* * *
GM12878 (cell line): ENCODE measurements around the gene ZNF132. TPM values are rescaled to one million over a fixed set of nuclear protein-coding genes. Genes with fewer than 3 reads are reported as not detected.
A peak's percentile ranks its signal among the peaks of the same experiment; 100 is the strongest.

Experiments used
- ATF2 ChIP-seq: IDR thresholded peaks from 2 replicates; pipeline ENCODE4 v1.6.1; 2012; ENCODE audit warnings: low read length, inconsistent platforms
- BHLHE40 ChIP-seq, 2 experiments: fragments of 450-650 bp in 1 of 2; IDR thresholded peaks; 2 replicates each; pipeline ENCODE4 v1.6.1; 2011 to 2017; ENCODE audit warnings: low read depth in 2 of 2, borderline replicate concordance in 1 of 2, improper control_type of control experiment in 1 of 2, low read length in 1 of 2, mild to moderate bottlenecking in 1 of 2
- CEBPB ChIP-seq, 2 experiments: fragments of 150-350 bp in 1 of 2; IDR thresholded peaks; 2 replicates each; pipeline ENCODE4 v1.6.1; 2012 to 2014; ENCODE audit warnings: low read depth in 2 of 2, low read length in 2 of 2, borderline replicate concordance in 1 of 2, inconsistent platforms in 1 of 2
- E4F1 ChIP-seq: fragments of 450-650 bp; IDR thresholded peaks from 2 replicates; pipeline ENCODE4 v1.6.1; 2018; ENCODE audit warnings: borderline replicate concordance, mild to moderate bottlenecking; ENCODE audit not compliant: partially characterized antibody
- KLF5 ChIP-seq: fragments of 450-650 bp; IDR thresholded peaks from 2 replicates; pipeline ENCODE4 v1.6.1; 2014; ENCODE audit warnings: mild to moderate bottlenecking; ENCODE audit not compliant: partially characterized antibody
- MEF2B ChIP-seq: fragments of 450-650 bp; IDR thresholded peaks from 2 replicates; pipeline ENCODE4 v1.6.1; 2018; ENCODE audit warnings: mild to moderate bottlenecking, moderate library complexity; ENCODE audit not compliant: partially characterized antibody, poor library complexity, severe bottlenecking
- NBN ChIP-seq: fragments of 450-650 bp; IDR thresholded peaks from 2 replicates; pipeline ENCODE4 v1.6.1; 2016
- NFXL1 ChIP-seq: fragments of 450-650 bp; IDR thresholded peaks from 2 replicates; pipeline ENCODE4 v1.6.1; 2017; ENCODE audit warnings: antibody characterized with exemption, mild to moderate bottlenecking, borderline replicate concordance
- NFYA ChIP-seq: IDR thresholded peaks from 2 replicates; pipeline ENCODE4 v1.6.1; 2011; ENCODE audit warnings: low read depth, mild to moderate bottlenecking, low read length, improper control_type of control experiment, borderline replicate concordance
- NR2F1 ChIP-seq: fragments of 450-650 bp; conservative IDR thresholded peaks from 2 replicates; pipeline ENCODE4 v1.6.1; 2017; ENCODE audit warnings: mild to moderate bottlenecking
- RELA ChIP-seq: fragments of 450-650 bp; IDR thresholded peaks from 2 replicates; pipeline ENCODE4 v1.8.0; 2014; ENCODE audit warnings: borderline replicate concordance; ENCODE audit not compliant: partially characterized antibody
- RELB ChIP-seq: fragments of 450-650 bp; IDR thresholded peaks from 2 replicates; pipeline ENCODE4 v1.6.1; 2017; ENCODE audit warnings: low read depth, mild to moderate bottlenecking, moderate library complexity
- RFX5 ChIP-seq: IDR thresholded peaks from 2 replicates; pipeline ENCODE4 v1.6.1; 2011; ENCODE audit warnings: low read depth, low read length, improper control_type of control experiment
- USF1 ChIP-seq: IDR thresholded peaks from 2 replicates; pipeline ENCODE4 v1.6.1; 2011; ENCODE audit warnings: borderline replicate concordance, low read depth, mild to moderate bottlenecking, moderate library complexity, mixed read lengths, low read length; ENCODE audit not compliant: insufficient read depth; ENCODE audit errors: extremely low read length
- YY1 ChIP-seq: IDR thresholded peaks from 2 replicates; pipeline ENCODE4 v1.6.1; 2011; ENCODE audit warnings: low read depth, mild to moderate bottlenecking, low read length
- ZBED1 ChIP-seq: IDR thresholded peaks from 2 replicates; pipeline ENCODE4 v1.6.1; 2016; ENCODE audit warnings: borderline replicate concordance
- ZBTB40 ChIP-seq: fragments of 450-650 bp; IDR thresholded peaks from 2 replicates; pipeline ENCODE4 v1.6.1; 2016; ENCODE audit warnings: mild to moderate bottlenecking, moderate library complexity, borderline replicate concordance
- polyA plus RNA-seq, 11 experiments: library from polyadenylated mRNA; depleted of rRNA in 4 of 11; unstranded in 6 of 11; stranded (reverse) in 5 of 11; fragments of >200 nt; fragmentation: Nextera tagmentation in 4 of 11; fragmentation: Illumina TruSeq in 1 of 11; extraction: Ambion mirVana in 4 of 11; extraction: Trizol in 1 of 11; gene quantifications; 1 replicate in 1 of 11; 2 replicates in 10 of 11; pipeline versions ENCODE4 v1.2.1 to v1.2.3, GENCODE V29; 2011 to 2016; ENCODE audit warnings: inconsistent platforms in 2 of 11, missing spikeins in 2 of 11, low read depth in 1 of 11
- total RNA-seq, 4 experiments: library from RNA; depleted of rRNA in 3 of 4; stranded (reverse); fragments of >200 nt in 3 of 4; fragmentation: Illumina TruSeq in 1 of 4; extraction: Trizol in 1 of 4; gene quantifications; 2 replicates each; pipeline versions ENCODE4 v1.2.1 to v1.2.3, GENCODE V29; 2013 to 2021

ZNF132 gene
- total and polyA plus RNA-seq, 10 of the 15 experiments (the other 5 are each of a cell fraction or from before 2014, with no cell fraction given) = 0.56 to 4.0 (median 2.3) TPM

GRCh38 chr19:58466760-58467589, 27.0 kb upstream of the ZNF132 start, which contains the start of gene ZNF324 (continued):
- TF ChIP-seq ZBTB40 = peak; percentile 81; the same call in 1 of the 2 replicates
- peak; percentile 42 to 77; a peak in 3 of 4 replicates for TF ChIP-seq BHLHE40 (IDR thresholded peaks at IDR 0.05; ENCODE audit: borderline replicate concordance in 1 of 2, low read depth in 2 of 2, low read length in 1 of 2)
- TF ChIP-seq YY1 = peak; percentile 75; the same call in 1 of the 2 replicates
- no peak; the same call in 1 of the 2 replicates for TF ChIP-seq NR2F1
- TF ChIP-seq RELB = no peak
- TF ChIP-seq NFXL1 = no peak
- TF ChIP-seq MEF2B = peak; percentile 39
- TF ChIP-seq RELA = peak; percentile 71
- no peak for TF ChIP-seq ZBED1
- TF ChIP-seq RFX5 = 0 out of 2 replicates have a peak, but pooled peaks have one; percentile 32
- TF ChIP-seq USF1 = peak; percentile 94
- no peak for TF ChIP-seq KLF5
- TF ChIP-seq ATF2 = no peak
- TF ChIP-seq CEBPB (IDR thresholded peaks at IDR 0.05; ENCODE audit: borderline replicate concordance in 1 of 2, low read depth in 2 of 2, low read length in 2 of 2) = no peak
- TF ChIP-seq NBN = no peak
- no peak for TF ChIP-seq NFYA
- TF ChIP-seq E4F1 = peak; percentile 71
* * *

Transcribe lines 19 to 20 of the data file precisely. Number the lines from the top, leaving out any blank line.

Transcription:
- ZBED1 ChIP-seq: IDR thresholded peaks from 2 replicates; pipeline ENCODE4 v1.6.1; 2016; ENCODE audit warnings: borderline replicate concordance
- ZBTB40 ChIP-seq: fragments of 450-650 bp; IDR thresholded peaks from 2 replicates; pipeline ENCODE4 v1.6.1; 2016; ENCODE audit warnings: mild to moderate bottlenecking, moderate library complexity, borderline replicate concordance